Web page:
Wednesday, May 30, 2018

New Networking At Association Events

Surveys show that people still attend conferences for the "Networking Opportunities".  Even in our social media crazed world, there is still a desire to meet people face to face and establish professional connections.

Yet many events fall short of their potential.  Bringing the best and brightest from any industry together at an association annual meeting should in itself be ideal for networking, but even with the desire to connect, too often people do not really meet others.

Some hang out with their co-workers and other close friends, but worse are all the people who are all alone at the event, and only superficially engage.  The worst part is that many people feel lonely even in the crowd. 

A 2017 article in the Harvard Business Journal by former Surgeon General Vivek Murthy, "Work and the Epidemic of Loneliness", chronicles the problems that loneliness causes in the workplace.  Conferences are no different.  Muthry says "Happy hours, coffee breaks, and team-building exercises are designed to build connections between colleagues, but do they really help people develop deep relationships?"  Not so much, and not at industry meetings either.

If one of the purpose of a conference is to really help people connect, we must change up how we are setting up all aspects of the event. An open bar is not the answer to getting people to connect.  Being aware of cliques and thinking about those people who may feel invisible even while surrounded by others.

One quick change that can have immediate impact is how we ask speakers to engage.  A celebrity speaker who talks for 45 minutes and is shuttled out of the building by their handlers is not the future of engaging multi-day events.  People seek a peer-to-peer connection with those who present. If your speakers best skill is getting to the airport 30 minutes after leaving the stage, it is time to rethink the purpose of the keynote.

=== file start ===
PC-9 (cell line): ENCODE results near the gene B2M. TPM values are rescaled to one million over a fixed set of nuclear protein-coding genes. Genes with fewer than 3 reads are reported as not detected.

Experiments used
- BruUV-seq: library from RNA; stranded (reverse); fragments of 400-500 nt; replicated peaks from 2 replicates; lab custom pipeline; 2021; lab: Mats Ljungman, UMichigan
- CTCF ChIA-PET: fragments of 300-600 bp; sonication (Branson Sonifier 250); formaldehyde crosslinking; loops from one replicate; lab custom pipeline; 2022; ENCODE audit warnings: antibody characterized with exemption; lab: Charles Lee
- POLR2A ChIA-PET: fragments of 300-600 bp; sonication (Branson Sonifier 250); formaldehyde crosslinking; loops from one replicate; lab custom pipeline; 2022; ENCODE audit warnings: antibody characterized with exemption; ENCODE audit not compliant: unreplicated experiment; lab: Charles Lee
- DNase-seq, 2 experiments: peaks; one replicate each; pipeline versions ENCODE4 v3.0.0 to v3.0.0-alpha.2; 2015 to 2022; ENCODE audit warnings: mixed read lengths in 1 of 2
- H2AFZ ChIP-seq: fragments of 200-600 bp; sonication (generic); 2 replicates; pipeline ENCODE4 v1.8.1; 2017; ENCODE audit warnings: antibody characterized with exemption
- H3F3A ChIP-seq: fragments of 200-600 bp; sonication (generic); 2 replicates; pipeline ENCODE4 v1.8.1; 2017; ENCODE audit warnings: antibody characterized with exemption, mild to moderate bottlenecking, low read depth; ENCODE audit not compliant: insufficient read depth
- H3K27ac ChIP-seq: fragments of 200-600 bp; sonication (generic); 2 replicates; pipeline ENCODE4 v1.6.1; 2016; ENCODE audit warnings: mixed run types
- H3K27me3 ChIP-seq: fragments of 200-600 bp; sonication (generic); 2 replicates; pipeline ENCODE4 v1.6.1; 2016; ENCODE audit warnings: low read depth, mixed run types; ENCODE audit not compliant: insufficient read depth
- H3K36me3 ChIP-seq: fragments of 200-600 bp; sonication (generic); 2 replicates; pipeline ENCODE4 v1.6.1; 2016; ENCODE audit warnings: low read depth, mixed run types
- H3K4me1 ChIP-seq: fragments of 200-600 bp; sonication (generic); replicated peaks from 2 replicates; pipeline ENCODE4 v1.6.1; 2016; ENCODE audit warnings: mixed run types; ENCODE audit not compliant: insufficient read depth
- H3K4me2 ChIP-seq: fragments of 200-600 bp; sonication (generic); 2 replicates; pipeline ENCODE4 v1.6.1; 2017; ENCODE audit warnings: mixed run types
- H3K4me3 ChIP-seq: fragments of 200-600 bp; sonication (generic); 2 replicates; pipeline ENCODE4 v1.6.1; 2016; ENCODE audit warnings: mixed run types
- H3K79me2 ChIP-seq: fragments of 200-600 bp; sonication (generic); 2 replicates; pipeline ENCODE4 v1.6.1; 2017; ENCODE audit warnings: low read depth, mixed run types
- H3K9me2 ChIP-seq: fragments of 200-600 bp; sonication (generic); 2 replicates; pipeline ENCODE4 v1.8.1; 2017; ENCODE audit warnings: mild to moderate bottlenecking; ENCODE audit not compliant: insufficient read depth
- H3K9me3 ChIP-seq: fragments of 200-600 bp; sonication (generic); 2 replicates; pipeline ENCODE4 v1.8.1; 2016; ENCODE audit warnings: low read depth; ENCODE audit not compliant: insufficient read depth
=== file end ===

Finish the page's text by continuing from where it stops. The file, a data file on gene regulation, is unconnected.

Additionally, shorter talks are not helping with engagement. Ever since the explosion of the TED and TEDx conferences there has been a push to shorten the time given to speakers.  It has been assumed that people prefer short presentations, but that leaves no time for audience interactions.  A speaker who has time to share data and stories while also creating an interactive environment is a way to get people talking. 

Associations should incorporate speakers as partners in their conference. The speakers (both main stage and breakout presenters) have a unique ability to get people to connect.  Shared experiences are how relationships are forged, and all presentations must have a networking component built into the talk and the speaker should have "office hours" after their speech so they can go deeper with groups of attendees who are interested in this type of conversation. 

Engagement is not saying "turn to your neighbor", but instead creating a culture of talking to others throughout the whole event.  Speakers should be active at the conference at least for the day they speak. When they are visible and actively engaged, they are leading by example.  Getting people comfortable with sharing is the key.

To create new networking at association events, there needs to be discussions about the purpose bringing people together from the first planning meeting.  If you make networking a second tier priority, you will have second tier results.

Have A Great Day

thom singer

****Thom Singer is a keynote speaker and professional master of ceremonies.